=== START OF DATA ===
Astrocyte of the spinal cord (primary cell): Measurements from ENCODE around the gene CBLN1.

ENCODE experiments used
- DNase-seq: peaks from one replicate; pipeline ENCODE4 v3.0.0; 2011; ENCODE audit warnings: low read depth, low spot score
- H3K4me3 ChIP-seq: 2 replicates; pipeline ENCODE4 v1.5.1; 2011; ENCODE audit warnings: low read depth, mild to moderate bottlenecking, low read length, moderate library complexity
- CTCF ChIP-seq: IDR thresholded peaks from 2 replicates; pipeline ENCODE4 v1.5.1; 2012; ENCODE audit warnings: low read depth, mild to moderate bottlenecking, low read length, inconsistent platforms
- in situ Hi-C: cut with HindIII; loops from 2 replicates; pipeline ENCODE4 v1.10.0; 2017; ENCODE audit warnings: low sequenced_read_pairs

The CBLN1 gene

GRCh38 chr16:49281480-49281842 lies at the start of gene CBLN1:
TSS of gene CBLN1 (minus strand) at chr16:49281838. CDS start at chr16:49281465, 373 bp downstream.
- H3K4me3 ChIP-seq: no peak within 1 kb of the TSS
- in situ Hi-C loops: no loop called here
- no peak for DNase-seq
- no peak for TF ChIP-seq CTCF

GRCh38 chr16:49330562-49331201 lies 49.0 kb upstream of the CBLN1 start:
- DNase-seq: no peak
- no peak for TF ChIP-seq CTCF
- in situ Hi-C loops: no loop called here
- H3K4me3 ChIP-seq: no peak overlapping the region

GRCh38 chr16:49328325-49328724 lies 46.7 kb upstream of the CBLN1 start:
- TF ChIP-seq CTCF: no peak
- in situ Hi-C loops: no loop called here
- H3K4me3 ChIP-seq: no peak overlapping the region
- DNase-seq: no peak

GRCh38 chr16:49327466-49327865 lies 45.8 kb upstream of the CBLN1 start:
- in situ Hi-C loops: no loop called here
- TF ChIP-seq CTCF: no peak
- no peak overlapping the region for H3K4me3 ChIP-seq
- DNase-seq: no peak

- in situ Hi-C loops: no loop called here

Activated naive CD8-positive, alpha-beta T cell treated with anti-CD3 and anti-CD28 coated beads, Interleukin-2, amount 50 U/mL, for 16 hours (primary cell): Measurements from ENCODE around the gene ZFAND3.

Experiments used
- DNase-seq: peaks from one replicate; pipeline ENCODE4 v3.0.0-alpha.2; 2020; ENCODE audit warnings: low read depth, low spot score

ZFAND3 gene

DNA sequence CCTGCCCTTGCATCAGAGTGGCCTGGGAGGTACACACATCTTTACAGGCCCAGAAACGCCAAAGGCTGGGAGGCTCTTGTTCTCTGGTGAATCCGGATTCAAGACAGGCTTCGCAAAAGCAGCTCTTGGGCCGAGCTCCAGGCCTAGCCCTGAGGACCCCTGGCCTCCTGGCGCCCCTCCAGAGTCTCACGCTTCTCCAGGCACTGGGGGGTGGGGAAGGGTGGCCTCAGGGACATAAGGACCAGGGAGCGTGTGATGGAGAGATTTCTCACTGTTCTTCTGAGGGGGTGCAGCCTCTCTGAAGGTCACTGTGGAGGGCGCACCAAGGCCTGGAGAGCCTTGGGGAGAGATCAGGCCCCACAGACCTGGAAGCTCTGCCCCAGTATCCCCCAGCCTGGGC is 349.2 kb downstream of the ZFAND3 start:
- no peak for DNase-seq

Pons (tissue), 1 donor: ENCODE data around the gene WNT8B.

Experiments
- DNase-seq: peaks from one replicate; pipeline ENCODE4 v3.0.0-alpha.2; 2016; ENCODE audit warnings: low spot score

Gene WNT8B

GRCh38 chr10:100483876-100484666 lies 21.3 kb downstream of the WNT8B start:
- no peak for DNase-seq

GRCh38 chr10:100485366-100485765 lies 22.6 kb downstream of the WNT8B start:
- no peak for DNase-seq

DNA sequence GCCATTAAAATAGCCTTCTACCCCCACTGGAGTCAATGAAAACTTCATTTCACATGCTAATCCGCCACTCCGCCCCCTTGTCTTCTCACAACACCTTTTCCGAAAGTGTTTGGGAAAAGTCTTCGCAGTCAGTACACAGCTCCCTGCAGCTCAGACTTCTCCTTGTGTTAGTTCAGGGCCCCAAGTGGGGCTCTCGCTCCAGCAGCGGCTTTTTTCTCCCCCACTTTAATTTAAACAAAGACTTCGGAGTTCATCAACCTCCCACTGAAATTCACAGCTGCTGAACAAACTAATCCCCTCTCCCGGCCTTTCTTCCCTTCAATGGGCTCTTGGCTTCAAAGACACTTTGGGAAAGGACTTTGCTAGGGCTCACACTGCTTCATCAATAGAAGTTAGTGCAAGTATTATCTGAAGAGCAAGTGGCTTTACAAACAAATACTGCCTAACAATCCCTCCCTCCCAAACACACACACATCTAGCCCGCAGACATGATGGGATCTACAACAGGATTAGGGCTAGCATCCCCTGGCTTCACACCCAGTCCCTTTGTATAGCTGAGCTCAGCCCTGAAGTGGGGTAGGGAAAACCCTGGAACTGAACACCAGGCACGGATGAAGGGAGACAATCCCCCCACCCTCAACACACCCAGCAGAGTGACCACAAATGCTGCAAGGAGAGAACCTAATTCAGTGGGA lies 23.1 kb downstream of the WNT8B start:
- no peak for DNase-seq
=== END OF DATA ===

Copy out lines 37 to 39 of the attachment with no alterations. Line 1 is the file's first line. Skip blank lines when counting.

Experiments
- DNase-seq: peaks from one replicate; pipeline ENCODE4 v3.0.0-alpha.2; 2016; ENCODE audit warnings: low spot score

Gene WNT8B